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" The various modes of worship which prevailed in the Roman world were all considered by the people as equally true; by the philosopher as equally false; and by the magistrate as equally useful. "
A view of the evidences of Christianity - Page 33
by William Paley - 1811
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Constantine and the Bishops: The Politics of Intolerance

H. A. Drake - Biography & Autobiography - 2002 - 609 pages
...intransigence. He set the tone early, remarking during a survey of conditions in the second century that "the various modes of worship which prevailed in the...all considered by the people as equally true; by the philosopher as equally false; and by the magistrate as equally useful." Later, he applied this premise...
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Retos de la razón práctica

José Manuel Bermudo Avila, Montse Lavado Fau - 2002 - 585 pages
...by the reflections ofthe enlightened, and by the habits ofthe superstitious, part oftheir subjects. The various modes of worship, which prevailed in the...considered by the people, as equally true; by the philosopher, as equallyfalse; and by the magistrate. as equally useful. And thus toleration produced...
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The Omphalos and the Cross: Pagans and Christians in Search of a Divine Center

Paul Ciholas - Religion - 2003 - 513 pages
...the reflections of the enlightened, and by the habits of the superstitious, part of their subjects. The various modes of worship, which prevailed in the...all considered by the people as equally true; by the philosopher, as equally false; and by the magistrate, as equally useful. And thus toleration produced...
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The Enlightenment: A Sourcebook and Reader

Paul Hyland, Olga Gomez, Francesca Greensides - History - 2003 - 467 pages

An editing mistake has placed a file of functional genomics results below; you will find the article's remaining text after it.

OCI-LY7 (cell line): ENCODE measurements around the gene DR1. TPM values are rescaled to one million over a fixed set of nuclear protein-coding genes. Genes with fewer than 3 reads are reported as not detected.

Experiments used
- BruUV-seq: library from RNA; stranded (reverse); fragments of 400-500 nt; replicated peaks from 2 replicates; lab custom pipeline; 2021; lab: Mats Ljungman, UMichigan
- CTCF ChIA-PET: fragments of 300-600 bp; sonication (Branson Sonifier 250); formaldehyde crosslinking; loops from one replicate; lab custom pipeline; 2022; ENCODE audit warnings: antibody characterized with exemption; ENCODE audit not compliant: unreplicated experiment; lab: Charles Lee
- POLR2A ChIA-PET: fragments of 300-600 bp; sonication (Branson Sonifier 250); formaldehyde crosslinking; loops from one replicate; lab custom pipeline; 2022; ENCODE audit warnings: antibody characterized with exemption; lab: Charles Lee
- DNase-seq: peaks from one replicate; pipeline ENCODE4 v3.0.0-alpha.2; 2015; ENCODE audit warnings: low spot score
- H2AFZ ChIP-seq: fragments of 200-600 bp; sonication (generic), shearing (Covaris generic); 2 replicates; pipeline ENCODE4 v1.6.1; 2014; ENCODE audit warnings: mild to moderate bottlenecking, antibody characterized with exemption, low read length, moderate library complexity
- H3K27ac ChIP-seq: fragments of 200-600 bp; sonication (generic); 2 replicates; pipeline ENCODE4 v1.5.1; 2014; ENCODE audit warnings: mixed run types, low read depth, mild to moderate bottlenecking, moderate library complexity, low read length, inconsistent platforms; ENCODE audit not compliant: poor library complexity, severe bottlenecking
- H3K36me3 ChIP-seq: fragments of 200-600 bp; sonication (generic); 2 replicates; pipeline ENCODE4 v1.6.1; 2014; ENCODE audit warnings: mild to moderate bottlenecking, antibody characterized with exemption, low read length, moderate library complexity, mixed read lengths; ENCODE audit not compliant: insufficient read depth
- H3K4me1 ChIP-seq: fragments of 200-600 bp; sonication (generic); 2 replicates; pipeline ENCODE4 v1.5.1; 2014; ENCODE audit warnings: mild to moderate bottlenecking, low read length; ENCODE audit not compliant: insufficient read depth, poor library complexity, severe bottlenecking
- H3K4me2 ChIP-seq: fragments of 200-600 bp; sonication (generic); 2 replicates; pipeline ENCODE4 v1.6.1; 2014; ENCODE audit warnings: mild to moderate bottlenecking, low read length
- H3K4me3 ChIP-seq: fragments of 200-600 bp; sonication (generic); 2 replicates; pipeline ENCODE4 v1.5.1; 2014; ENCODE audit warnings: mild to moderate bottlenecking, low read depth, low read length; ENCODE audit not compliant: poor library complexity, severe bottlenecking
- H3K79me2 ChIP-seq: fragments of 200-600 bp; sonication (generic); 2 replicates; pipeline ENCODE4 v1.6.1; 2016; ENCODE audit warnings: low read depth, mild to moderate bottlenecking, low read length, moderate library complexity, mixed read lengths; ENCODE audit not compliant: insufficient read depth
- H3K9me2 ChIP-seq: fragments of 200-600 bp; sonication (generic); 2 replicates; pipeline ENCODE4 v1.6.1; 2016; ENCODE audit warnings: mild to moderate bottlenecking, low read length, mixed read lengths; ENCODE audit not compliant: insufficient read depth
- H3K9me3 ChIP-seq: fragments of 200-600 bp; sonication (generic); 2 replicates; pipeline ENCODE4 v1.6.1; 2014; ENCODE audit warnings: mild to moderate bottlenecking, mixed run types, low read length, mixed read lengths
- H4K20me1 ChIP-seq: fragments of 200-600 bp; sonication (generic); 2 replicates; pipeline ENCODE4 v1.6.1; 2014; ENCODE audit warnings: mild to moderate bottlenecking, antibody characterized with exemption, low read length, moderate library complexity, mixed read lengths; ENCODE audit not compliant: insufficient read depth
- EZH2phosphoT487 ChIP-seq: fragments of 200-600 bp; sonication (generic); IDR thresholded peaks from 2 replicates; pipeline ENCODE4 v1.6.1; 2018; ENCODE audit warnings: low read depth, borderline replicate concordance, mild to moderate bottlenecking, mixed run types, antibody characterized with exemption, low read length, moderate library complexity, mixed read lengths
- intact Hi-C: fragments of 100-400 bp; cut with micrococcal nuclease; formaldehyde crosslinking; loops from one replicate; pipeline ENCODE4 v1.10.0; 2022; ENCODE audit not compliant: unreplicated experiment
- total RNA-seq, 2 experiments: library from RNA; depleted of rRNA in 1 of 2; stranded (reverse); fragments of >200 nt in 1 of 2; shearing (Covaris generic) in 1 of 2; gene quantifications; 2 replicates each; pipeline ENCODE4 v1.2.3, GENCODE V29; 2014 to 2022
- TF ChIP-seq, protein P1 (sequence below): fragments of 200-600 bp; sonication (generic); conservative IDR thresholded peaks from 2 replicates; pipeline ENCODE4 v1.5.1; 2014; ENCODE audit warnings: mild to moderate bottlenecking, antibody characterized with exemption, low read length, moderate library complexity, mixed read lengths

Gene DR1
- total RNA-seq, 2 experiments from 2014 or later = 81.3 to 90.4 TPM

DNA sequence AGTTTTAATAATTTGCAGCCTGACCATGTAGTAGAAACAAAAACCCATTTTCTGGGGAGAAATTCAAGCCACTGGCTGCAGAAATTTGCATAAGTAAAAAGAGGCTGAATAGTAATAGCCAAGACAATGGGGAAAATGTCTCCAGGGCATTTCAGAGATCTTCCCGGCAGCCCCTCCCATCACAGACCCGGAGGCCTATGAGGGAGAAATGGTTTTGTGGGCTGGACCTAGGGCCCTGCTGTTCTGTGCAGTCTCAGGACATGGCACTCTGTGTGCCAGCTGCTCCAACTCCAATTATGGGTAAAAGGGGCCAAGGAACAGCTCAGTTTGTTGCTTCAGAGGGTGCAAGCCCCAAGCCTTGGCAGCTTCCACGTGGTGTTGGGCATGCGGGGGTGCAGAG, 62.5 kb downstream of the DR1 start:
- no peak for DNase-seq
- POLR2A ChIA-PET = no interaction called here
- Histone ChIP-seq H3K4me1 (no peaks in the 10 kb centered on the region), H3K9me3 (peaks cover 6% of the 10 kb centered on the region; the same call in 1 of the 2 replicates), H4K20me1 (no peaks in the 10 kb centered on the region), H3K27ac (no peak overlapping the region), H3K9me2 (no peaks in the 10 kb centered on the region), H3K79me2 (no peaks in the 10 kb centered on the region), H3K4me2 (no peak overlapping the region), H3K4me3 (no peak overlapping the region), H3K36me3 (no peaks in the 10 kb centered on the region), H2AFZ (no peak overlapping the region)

...the reflections of the enlightened, and by the habits of the superstitious, part of their subjects. The various modes of worship which prevailed in the...all considered by the people as equally true; by the philosopher as equally false; and by the magistrate as equally useful. And thus toleration produced...
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The Scientific & the Divine: Conflict and Reconciliation from Ancient Greece ...

James A. Arieti, Patrick A. Wilson - Philosophy - 2003 - 334 pages
...therefore no principled way of preferring one to another. Gibbon, referring to Roman religion, writes, "The various modes of worship, which prevailed in...considered by the people, as equally true; by the philosopher, as equally false; and by the magistrate, as equally useful."22 The impossibility of logically...
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How We Believe, 2nd Edition: Science, Skepticism, and the Search for God

Michael Shermer - Psychology - 2003 - 330 pages
...Fall of the Roman Empire, Edward Gibbon concluded his discussion of religion with this observation: "The various modes of worship which prevailed in the...all considered by the people as equally true; by the philosopher as equally false; and by the magistrate as equally useful." As we have seen, belief in...
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The Heart Of Conflict: A Spirituality of Transformation

Dr. Elinor Powell - 288 pages
...further suffering and injustices as a result. RELIGIOUS INSTITUTIONS & THEIR RELATION TO THE STATE The various modes of worship which prevailed in the Roman world were all considered... by the magistrate to be as equally useful. Edward Gibbon Religious institutions the world over have worked...
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The Enlightenment: A Sourcebook and Reader

Paul Hyland, Olga Gomez, Francesca Greensides - History - 2003 - 467 pages
...the reflections of the enlightened, and hv the hahits of the superstitious, part of their suhjects. The various modes of worship which prevailed in the Roman world were all considered hy the people as equally true; hy the philosopher as equallv talse; and hy the magistrate as equallv...
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From Babel to Dragomans: Interpreting the Middle East

Bernard Lewis - History - 2004 - 456 pages
...different from that of the pagan Roman Empire, so vividly described by Edward Gibbon when he remarked that "the various modes of worship, which prevailed in...considered by the people, as equally true; by the philosopher, as equally false; and by the magistrate, as equally useful." Islam was never prepared,...
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Truth: A Guide

Simon Blackburn - Philosophy - 2005 - 272 pages
...good at distinguishing weeds from flowers. Perhaps our situation is like that of Rome as described by Gibbon: 'The various modes of worship, which prevailed...considered by the people, as equally true; by the philosopher, as equally false; and by the magistrate as equally useful.'1 But is it really the cranky,...
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